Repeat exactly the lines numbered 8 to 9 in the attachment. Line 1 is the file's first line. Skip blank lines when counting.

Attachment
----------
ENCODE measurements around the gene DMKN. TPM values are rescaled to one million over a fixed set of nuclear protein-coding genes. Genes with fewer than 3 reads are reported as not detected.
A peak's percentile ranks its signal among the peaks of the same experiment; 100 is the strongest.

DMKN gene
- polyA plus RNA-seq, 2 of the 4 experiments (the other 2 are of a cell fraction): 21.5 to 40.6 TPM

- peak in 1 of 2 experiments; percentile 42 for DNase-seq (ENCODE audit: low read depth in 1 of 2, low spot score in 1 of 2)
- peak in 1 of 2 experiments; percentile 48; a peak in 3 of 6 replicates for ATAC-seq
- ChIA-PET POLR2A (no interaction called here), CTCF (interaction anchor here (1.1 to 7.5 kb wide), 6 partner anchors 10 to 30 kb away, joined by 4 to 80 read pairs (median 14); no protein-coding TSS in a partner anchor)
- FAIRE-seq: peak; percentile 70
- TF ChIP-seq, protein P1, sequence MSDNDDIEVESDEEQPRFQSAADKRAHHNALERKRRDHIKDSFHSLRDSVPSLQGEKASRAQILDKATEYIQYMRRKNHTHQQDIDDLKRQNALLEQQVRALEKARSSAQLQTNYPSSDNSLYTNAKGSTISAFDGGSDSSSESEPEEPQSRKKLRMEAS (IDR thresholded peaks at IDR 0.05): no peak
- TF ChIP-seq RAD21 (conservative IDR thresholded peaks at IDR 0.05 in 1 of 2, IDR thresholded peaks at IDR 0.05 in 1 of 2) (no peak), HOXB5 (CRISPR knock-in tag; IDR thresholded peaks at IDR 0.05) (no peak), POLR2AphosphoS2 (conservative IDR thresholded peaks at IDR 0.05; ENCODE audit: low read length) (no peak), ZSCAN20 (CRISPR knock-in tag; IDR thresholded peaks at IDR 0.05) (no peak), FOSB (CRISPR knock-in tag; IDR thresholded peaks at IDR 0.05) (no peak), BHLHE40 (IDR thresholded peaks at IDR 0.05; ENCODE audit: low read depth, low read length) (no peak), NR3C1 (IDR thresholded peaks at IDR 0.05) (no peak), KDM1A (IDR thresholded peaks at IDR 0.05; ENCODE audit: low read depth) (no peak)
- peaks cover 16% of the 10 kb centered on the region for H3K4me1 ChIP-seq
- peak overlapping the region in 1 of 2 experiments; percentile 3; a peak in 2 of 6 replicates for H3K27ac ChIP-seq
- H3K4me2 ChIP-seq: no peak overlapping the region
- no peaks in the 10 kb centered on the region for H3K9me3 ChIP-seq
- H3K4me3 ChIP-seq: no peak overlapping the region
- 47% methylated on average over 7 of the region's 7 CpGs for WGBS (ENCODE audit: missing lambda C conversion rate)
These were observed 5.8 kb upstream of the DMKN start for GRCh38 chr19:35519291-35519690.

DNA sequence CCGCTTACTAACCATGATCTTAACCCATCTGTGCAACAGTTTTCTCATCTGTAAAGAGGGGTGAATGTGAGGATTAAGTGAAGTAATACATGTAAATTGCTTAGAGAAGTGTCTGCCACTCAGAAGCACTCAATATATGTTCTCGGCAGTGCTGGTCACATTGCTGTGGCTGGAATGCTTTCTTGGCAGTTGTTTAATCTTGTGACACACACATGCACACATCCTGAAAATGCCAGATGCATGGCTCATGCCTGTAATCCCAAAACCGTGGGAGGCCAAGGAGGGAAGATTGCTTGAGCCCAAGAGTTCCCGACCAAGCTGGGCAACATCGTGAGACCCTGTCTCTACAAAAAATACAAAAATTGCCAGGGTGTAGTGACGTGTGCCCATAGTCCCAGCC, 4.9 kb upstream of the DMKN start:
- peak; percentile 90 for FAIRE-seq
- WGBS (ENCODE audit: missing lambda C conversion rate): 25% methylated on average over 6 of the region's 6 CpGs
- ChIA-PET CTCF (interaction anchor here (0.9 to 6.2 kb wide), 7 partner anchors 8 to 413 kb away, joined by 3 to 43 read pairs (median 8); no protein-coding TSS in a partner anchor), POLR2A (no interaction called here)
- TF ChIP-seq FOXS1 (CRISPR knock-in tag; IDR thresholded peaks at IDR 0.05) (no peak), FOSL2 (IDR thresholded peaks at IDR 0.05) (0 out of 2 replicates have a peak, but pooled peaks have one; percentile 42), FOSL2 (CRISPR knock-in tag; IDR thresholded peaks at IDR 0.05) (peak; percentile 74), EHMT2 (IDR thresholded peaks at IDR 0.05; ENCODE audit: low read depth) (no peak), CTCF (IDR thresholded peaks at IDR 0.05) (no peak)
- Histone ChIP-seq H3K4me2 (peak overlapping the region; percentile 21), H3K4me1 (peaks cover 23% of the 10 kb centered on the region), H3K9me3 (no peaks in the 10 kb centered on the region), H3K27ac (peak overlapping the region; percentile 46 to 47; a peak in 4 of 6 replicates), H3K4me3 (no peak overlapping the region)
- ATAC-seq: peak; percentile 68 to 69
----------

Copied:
- FAIRE-seq: peak; percentile 70
- TF ChIP-seq, protein P1, sequence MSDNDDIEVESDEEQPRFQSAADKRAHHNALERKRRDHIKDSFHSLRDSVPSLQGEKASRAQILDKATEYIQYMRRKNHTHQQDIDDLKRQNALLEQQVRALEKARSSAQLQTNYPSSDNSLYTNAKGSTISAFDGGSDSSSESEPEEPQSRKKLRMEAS (IDR thresholded peaks at IDR 0.05): no peak